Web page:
I wound up spending about $200 for a machine that offered both VHS and DVD recording, and picking up a pack of recordable DVDs while I was at it. One of the problems with recording to videotape is that it's hard to ship the tapes back to Michigan. For one thing, they're bulky, and for another, they tend to break in the mail. I'm hoping that if I can record to DVDs it will save me some shipping headaches later.

Comments

[User Picture]
From:mvrdrk
Date:July 2nd, 2007 05:07 am (UTC)
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Custard fillings cook from the outside in. Because your pie is bigger around, it takes longer to solidify the custard. If you pie is also deeper, that means even more time for the custard. For pies, you can look at any pumpkin pie or quiche time and temperature as a guide.
[User Picture]
From:mangaroo
Date:July 2nd, 2007 05:24 am (UTC)
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Do "jelly/syrup" fillings (like an apple or cherry pie) cook from the inside out?
[User Picture]
From:mvrdrk
Date:July 2nd, 2007 05:33 am (UTC)
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LOL!!! No. Pretty much everything cooks from the outside in.

Custards in larger pies are notable because the outside is usually nearly done long before the inside has finished setting.

Fruit fillings that depend on starches to thicken them (apple, blueberry, cherry, etc.) are typically cooked at a higher temperature and the entire insides are at a boil, so the middle filling cooks at about the same rate as the filling around the edges. Still, you can tell if you poke carefully, the outer edge filling is typically more well done than the center.
[User Picture]
From:mvrdrk
Date:July 2nd, 2007 05:43 am (UTC)
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Ah, the spouse corrects me. Temperatures are approx the same. The difference is that the proteins in custard behave differently than the sugars and starches in fruit pies. I'm going to look in McGee and see exactly what the mechanism is ...
[User Picture]
From:spacealien_vamp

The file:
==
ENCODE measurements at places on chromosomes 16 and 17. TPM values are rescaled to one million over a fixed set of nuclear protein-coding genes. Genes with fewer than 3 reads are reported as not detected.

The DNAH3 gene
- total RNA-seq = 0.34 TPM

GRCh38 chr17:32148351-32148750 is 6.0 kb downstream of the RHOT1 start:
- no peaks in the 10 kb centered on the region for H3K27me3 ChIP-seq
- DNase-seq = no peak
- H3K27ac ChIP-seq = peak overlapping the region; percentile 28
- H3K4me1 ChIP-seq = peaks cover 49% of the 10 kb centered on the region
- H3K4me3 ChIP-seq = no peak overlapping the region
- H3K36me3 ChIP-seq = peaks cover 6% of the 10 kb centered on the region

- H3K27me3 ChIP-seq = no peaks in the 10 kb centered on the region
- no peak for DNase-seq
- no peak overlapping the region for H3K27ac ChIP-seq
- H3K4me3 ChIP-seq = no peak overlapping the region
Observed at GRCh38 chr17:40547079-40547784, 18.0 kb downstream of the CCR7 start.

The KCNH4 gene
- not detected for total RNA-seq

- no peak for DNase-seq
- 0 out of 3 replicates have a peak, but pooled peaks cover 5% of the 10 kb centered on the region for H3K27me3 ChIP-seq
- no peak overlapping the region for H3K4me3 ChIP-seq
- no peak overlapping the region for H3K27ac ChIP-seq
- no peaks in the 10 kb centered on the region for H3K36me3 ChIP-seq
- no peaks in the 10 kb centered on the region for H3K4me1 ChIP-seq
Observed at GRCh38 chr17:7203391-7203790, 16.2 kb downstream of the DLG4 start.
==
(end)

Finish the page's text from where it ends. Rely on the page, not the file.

Date:July 2nd, 2007 11:21 am (UTC)
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Well, if I make these again, I will definitely use smaller/shallower pans.
[User Picture]
From:mvrdrk
Date:July 2nd, 2007 05:03 pm (UTC)
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Ha! I was right! Oven temperatures are similar, but actual cooking temperatures are different.

The proteins in custard solidify at around 185F, much higher than that and the proteins will release the trapped water and will 'weep' which is how you get liquid on the top of things like pumpkin pie. Most baked custards call for water baths, which slows cooking and limits the temperature to 212F, or just below boiling. So custards need to cook for long periods at relatively cool temperatures. Adding a bit of starch (iirc McGee claims 1 tablespoon flour or 2 teaspoons cornstarch/arrowroot per cup of liquid) makes the custard more stable, less likely to weep, and less sensitive to temperature, but also grainy, less smooth, less creamy. It occurs to me that water baths probably also reduce the effect of the outside edges cooking faster than the middle. (I'm going to try that next time I make quiche.)

Egg proteins require positively charged ions to turn into custard, so you can make custard with eggs and milk/cream, or eggs and water and salt, but not eggs and water.

Err, probably more than you wanted to know about egg proteins. Sorry.